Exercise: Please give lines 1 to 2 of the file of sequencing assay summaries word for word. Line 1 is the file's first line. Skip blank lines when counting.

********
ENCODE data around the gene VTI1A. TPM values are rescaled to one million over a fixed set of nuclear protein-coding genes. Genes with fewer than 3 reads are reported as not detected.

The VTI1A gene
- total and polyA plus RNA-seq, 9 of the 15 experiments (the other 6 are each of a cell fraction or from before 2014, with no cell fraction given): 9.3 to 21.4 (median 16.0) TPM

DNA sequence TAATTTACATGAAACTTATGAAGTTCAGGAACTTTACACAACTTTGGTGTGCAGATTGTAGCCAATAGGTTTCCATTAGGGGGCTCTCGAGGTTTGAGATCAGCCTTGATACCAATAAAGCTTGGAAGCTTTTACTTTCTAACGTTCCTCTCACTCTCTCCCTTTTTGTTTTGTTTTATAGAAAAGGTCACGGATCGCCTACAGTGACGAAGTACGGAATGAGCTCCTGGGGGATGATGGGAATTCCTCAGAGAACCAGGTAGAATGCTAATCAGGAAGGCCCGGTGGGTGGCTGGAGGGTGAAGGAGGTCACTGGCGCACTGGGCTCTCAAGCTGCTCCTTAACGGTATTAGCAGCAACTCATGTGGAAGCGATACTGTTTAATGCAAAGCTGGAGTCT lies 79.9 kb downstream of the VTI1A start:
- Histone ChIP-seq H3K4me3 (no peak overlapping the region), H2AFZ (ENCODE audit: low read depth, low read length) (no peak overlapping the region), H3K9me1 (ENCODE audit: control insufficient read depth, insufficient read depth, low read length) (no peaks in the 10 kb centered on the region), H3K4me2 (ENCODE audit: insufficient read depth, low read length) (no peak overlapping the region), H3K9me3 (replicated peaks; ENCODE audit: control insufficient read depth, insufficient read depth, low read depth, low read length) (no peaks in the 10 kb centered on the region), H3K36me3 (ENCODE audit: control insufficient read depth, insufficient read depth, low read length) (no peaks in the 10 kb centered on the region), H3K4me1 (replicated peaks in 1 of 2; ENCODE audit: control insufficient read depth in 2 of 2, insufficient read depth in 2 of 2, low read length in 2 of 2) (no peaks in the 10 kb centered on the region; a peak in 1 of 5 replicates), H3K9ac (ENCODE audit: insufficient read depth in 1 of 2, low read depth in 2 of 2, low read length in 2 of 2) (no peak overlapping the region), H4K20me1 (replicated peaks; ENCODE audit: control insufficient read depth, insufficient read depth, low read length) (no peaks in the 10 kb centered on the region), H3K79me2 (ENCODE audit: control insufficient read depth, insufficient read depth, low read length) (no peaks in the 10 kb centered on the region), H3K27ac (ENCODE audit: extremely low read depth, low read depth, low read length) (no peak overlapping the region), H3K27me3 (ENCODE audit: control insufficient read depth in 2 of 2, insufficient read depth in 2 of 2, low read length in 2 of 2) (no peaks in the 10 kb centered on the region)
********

ENCODE data around the gene VTI1A. TPM values are rescaled to one million over a fixed set of nuclear protein-coding genes. Genes with fewer than 3 reads are reported as not detected.

The VTI1A gene